Everyone was sympathetic to my situation, but they were all waiting on resupply as well. A couple cool girls I had met in passing the day before offered some breakfast the following morning, but by this point I was tired of being social and slightly annoyed by the situation, so I decided to get a few miles head start on Muir Pass and left M.T.R. sometime after six. I certainly had some anxiety about my food situation and had a feeling those hot springs may have been the place to be in the Sierras that night, but I left anyways and committed to completing the trail. Ended up staying near Karl and John's site from the year before. I shared a site with a PCT guy. Very cool kid, 24 years old, was living off fresh trout and wild onion as he slowly made his way through the Sierras. His name was Breaks and he was tackling the PCT after only one trip to Glacier national park! He was doing well though when I met up with him and was confident he would reach Canada before winter. We had a few pretty good conversations and he helped ease my anxiety over my very modest rations, saying something to the extent of, "don't worry the trail will take care of you."

Day 6: Piute Creek Junction to Big Pete's Meadow Crossing (24 miles)

I got a nice early start just before six. All of a sudden my morning routine had become considerably shorter with no oatmeal to cook or coffee to drink. Day six was also my first day where I felt I should start covering some ground. Muir Pass was beautiful but a tough climb for me with my newly albeit partially stocked five day pack. What compounded matters was that even with my head start from the night before, I was reached the pass at around mile 19 when I was not exactly at my most spry. Luckily, the beauty of Evolution Creek, valley and the basin area more than made up for the tough climb. The descent down the south side was amazing, more cascades, partially frozen lakes and quick trail with some amazing views of what lies ahead; the second of the M&M brothers, Mather Pass.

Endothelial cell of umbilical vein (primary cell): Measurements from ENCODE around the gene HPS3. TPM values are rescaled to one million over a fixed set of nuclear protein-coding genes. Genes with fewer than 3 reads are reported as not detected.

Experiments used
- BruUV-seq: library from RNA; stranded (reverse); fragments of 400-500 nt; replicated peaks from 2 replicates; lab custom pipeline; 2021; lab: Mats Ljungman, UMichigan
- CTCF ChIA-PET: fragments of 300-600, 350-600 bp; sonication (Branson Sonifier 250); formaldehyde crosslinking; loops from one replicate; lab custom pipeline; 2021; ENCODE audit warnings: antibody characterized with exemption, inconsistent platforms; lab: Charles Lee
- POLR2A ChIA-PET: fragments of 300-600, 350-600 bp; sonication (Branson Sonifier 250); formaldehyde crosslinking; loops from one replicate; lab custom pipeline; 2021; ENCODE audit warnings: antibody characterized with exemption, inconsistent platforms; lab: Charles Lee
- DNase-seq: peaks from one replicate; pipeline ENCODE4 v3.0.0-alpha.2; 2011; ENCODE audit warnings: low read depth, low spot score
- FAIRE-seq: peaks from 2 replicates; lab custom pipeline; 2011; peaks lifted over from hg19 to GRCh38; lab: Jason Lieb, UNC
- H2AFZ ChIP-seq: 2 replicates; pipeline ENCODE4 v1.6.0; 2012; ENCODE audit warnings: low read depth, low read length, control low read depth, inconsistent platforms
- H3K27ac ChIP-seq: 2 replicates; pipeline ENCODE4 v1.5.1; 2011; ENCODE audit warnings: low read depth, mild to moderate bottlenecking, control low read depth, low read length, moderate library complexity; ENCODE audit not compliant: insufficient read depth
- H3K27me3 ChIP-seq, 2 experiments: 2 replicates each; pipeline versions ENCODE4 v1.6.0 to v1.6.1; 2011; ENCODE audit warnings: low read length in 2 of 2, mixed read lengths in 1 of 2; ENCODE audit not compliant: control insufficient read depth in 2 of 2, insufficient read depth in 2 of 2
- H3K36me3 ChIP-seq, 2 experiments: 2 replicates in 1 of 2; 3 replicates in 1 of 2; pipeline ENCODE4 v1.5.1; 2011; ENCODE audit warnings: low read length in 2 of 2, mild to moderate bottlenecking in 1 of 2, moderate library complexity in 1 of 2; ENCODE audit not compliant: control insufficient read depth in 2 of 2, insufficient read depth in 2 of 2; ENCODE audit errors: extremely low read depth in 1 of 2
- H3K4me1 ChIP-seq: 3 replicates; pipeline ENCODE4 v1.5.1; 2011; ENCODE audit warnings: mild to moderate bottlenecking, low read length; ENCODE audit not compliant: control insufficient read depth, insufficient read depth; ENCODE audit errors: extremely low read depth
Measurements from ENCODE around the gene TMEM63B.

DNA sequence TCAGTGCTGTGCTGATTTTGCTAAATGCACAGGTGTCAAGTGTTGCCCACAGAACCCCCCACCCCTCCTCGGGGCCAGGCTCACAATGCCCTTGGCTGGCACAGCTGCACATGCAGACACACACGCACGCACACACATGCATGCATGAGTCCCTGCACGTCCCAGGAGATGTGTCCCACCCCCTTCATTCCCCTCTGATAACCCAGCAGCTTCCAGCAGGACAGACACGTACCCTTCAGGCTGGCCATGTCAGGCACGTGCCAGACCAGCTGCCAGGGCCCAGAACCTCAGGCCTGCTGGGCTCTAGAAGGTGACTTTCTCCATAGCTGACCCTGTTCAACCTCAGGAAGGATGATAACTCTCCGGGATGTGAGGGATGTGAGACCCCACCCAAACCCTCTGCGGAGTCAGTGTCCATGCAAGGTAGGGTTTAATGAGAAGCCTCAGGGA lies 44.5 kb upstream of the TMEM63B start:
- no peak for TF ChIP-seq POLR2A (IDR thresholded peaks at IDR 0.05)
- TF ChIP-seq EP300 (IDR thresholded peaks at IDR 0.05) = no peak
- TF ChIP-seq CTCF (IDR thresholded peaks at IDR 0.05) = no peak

Day 7: Big Pete's Meadow to three miles before Pinchot Pass (24.7 miles)

If Muir Pass broke me off, than Mather Pass got medieval on my #$%. I cursed and crawled my way up the 12,000 foot plus devil pass, but was then able to enjoy a relative highway of a trail down the other side up a quick 800 feet to my campsite on an unnamed lake, just north of Lake Marjorie and just below 11,000 feet. Today, I realized after I dipped into some snacks reserved for another day, that my food rationing system may been a little optimistic. I was simply not getting what I needed, I am not saying my sugary snacks would have saved the day, but the old school year old Cliff Bars were certainly not meeting my nutritional needs on the trail.

Day 8: 3 miles before Pinchot Pass to Bubbs Creek Junction Area (23.8 miles)